Perfecting your cake baking skills takes time and practice. Most people know how to bake a cake or can follow simple recipes, but the best way to mastering the art is by understanding the science behind it. Leavening agents are your first step in this journey; they are the basics of making cakes, allowing them to become fluffy masterpieces.
What are Leaveners?
Leaveners are a very important aspect to baking; they are what allow the dough to rise and become fluffy, spongey, and delicious. Leavening agents release gasses within doughs and batters that cause them to rise and expand. They are used in almost all baked goods unless you are creating something like a pie crust that shouldn’t rise. While your treat is baking, it will begin to set with the bubbles still in the batter. Smaller bubbles create smooth bread, like cake, while large bubbles create a rougher, heartier texture such as bread.
Why Are Leaveners Important?
Leavening agents are imperative to the baking process. The gasses create thousands of bubbles in the dough using the stretchy gluten. If not for leaveners, dough would not be able to rise and expand, leaving you with chewy and unpleasant bread. For example, leavening creates the difference between a cupcake and a tortilla.
How to Properly Mix in Leaveners
When adding leavening agents to your baked goods, the simplest technique is to whip your egg whites until they are fluffy and then slowly fold in the rest of your ingredients. This will allow you to retain as much air as possible in the dough. When using chemical leaveners like baking soda or baking powder, we recommend mixing all of the ingredients normally because they create bubbles as soon as the CO2 starts being produced, which means that you don’t need to force air bubbles into your dough. Biological leavening with yeast is mixed just like chemical leaveners but it has a very slow rising process. Once yeast is activated, it eats the glucose and lets its excretions create the CO2 bubbles, the magic of baking with leaveners.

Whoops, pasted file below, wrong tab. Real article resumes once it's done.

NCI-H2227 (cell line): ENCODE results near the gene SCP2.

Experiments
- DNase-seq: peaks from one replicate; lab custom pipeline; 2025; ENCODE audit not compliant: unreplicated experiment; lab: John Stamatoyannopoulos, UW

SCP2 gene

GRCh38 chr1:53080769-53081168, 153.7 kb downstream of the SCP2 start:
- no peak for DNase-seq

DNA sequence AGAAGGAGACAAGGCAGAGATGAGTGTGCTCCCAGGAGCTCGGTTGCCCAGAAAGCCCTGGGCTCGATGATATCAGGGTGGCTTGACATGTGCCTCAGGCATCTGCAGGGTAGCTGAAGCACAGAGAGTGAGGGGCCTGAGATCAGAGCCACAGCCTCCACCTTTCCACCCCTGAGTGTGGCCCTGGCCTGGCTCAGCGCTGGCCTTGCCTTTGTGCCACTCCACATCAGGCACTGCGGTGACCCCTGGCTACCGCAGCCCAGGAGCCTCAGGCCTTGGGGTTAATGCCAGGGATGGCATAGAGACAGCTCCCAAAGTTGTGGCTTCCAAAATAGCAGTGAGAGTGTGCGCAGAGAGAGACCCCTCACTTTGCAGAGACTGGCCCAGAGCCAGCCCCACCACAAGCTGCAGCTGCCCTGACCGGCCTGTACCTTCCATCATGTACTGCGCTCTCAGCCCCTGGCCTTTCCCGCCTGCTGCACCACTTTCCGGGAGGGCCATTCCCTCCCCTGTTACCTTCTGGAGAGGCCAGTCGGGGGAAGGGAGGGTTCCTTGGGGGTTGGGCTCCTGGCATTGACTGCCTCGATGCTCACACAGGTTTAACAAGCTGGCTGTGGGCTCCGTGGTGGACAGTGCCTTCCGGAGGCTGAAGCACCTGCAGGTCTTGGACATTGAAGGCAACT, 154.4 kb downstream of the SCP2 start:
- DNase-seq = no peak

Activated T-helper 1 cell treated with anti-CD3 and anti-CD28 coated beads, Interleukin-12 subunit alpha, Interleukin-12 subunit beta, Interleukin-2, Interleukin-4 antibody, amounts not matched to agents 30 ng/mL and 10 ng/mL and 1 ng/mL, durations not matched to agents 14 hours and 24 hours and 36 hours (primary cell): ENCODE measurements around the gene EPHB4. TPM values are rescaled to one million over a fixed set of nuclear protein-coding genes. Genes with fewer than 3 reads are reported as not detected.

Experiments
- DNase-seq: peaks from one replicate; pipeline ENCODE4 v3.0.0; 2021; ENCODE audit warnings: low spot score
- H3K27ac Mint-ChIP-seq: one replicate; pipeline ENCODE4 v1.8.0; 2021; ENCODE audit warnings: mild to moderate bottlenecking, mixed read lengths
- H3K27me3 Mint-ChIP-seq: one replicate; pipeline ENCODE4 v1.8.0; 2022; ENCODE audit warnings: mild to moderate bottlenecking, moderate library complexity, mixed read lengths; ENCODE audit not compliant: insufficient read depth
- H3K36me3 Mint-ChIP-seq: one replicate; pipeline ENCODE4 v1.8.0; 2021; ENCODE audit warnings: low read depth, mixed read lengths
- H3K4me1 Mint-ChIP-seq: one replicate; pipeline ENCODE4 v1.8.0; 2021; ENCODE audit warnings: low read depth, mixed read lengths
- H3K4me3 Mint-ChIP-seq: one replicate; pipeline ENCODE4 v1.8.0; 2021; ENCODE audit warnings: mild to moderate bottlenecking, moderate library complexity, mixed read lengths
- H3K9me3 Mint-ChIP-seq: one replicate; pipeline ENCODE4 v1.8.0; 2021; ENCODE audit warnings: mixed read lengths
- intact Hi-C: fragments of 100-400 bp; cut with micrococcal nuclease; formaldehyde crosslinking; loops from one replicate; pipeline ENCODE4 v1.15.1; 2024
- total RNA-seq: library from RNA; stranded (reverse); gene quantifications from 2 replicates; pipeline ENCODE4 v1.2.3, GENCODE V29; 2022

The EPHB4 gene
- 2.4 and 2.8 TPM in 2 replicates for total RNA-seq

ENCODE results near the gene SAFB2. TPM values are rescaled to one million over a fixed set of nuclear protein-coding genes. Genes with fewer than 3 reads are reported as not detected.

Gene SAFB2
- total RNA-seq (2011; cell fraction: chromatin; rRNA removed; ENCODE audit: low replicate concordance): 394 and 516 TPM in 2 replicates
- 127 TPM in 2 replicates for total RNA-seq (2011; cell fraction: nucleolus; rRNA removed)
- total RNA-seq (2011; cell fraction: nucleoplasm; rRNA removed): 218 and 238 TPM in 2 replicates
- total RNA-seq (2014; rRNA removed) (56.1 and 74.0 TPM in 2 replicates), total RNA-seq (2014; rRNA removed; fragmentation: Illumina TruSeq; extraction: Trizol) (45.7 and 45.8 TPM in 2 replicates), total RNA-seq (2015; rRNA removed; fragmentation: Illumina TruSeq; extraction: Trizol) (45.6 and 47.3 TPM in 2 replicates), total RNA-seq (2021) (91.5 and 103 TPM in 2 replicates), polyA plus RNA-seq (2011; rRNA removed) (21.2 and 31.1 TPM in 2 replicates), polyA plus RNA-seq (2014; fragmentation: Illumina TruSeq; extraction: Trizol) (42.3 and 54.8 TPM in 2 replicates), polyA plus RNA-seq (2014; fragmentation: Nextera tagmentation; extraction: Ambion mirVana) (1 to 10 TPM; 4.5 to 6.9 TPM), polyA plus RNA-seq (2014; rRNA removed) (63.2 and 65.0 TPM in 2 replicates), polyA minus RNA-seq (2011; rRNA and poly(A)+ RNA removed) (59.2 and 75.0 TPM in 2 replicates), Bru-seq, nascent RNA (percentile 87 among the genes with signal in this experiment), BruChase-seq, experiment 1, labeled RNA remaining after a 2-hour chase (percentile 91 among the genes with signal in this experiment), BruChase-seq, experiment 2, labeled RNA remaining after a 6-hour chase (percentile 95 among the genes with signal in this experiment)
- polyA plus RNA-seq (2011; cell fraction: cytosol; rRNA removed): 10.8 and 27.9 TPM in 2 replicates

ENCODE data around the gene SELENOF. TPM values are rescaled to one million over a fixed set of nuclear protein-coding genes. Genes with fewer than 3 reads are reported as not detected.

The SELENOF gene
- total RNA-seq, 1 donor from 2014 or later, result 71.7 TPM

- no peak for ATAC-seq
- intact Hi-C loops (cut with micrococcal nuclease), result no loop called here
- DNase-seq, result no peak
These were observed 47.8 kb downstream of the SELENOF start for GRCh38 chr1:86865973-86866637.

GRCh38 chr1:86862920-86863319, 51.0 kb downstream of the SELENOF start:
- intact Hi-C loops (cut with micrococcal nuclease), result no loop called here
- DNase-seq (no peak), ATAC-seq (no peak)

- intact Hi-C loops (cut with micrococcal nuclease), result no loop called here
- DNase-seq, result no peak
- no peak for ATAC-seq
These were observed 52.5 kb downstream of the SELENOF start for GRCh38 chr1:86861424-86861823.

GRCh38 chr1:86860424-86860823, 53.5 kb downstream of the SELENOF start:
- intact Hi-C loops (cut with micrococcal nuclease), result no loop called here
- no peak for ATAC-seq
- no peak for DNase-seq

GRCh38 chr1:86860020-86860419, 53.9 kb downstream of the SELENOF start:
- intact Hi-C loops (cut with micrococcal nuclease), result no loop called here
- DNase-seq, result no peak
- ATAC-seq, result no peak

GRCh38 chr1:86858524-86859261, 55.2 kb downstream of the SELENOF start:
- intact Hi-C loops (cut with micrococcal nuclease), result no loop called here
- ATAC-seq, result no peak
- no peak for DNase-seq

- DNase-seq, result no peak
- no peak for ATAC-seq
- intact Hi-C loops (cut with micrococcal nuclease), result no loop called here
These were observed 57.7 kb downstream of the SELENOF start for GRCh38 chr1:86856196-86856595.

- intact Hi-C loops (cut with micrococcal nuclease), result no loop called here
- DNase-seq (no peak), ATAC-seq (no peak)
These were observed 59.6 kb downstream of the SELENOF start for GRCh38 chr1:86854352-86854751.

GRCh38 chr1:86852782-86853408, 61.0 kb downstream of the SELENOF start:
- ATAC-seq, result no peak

Different Types of Leaveners?
There are generally three different types of leavening agents: biological, chemical, and physical. The most commonly used biological leavening agent is yeast. Don’t be alarmed, but yeast is actually a type of fungus. Yeast makes the dough expand through fermentation, the process where yeast consumes sugar to produce bubble-making CO2. Yeast normally needs to be activated for this to happen. When using the most popular type of yeast (active dry yeast) you have to dissolve it in 105 F water in order to activate it.
Everybody has heard of baking soda and baking powder, even non-bakers, but these types of leaveners are different, regardless of the similarity in look and name. Baking soda is used with an acidic ingredient that creates CO2, the magic ingredient in baking that produces those fluffy, scrumptious cakes. Baking powder works similarly to baking soda but they are not interchangeable. Baking powder actually has a mix of baking soda and some other acidic elements, which are activated when mixed with liquid.
Physical leavening involves forcing air into your dough when you mix the butter and sugar. With enough mixing, little air pockets are created as you whip the egg whites until fluffy, which fills the mixture with bubbles. To keep the air bubbles intact, slowly add the rest of the ingredients.
Leaveners are a key part in baking almost everything, from cakes and muffins to banana bread and cookies. Knowing how to properly use leaveners will prevent you from creating those dense, dry, and distasteful cakes. When you consider these small yet essential details in your baking, your favorite recipes will always turn out perfectly. After all, life is what you “bake” of it!
If you don’t feel like putting in the effort to become a master baker (you’re not alone), then treat yourself to Ne-Mo’s classic and wholesome treats, the delicious example of how your own home-baked goods should taste. As part of our Baking Basics blog series, remember to look out for new up-and-coming baking tips from Ne-Mo’s Bakery!